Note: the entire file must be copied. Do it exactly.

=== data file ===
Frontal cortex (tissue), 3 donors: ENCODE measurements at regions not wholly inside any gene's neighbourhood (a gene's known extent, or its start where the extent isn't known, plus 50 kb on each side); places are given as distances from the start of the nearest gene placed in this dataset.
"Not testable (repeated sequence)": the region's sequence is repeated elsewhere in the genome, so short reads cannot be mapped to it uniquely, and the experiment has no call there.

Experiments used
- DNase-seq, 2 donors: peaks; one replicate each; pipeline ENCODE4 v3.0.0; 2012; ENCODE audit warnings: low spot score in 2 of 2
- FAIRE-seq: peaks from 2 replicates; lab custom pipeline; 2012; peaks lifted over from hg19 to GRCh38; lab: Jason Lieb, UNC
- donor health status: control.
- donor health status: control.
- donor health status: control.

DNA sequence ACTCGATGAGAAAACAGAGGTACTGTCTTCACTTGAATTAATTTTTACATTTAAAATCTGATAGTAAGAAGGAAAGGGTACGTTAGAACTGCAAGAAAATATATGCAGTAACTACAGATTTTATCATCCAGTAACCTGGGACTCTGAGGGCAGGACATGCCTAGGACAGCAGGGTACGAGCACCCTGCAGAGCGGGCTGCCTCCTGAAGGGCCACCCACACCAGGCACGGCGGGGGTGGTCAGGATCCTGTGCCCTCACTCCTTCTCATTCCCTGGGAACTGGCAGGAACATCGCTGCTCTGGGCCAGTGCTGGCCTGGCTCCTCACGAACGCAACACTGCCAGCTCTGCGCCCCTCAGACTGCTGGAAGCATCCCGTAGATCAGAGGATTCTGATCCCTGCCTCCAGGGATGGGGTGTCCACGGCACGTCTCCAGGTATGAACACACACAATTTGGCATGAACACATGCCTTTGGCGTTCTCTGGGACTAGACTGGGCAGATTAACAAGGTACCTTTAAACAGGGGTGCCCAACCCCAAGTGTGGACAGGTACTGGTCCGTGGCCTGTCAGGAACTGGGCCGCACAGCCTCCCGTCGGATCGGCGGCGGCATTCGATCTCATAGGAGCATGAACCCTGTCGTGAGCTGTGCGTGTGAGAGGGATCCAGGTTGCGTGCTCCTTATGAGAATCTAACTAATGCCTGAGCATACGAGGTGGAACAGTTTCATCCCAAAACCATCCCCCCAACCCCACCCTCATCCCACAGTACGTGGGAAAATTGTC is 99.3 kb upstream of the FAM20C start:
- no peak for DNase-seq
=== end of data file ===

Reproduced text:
Frontal cortex (tissue), 3 donors: ENCODE measurements at regions not wholly inside any gene's neighbourhood (a gene's known extent, or its start where the extent isn't known, plus 50 kb on each side); places are given as distances from the start of the nearest gene placed in this dataset.
"Not testable (repeated sequence)": the region's sequence is repeated elsewhere in the genome, so short reads cannot be mapped to it uniquely, and the experiment has no call there.

Experiments used
- DNase-seq, 2 donors: peaks; one replicate each; pipeline ENCODE4 v3.0.0; 2012; ENCODE audit warnings: low spot score in 2 of 2
- FAIRE-seq: peaks from 2 replicates; lab custom pipeline; 2012; peaks lifted over from hg19 to GRCh38; lab: Jason Lieb, UNC
- donor health status: control.
- donor health status: control.
- donor health status: control.

DNA sequence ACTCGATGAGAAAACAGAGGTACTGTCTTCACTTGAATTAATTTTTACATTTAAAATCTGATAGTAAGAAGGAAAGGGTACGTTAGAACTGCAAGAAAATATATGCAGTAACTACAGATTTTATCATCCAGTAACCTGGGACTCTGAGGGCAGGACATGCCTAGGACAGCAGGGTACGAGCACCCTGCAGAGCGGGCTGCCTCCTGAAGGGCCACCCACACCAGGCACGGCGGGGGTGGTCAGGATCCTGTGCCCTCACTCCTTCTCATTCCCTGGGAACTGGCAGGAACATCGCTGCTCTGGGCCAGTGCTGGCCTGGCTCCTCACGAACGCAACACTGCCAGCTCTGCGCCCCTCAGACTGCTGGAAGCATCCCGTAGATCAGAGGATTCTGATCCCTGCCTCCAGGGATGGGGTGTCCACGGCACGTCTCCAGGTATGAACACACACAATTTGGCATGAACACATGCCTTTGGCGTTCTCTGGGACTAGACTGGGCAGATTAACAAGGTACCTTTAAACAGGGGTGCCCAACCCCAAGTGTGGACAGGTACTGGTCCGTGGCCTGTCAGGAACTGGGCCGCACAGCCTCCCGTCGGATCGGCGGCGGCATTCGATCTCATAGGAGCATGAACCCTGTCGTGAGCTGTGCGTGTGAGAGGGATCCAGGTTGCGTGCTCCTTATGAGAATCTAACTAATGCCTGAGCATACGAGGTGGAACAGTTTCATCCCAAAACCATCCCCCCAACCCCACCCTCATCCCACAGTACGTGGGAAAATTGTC is 99.3 kb upstream of the FAM20C start:
- no peak for DNase-seq